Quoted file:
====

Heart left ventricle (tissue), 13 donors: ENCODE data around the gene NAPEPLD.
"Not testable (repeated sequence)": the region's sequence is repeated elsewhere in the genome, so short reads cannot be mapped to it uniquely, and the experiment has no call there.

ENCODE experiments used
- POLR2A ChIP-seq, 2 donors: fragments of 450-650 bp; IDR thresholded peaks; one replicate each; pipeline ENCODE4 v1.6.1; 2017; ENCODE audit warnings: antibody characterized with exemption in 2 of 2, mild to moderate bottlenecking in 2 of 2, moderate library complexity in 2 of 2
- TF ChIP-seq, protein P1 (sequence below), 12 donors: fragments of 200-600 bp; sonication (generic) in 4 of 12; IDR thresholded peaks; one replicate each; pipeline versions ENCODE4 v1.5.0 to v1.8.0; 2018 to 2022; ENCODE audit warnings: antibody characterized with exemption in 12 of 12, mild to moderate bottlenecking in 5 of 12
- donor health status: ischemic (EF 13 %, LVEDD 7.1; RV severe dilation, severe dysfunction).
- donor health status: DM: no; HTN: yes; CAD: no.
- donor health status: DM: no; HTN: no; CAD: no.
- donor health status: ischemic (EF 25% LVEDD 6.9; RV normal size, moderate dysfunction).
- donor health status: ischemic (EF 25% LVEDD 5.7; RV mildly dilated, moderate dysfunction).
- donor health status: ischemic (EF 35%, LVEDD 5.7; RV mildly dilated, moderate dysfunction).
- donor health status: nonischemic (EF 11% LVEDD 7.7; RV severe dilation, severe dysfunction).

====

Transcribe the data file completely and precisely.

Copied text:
Heart left ventricle (tissue), 13 donors: ENCODE data around the gene NAPEPLD.
"Not testable (repeated sequence)": the region's sequence is repeated elsewhere in the genome, so short reads cannot be mapped to it uniquely, and the experiment has no call there.

ENCODE experiments used
- POLR2A ChIP-seq, 2 donors: fragments of 450-650 bp; IDR thresholded peaks; one replicate each; pipeline ENCODE4 v1.6.1; 2017; ENCODE audit warnings: antibody characterized with exemption in 2 of 2, mild to moderate bottlenecking in 2 of 2, moderate library complexity in 2 of 2
- TF ChIP-seq, protein P1 (sequence below), 12 donors: fragments of 200-600 bp; sonication (generic) in 4 of 12; IDR thresholded peaks; one replicate each; pipeline versions ENCODE4 v1.5.0 to v1.8.0; 2018 to 2022; ENCODE audit warnings: antibody characterized with exemption in 12 of 12, mild to moderate bottlenecking in 5 of 12
- donor health status: ischemic (EF 13 %, LVEDD 7.1; RV severe dilation, severe dysfunction).
- donor health status: DM: no; HTN: yes; CAD: no.
- donor health status: DM: no; HTN: no; CAD: no.
- donor health status: ischemic (EF 25% LVEDD 6.9; RV normal size, moderate dysfunction).
- donor health status: ischemic (EF 25% LVEDD 5.7; RV mildly dilated, moderate dysfunction).
- donor health status: ischemic (EF 35%, LVEDD 5.7; RV mildly dilated, moderate dysfunction).
- donor health status: nonischemic (EF 11% LVEDD 7.7; RV severe dilation, severe dysfunction).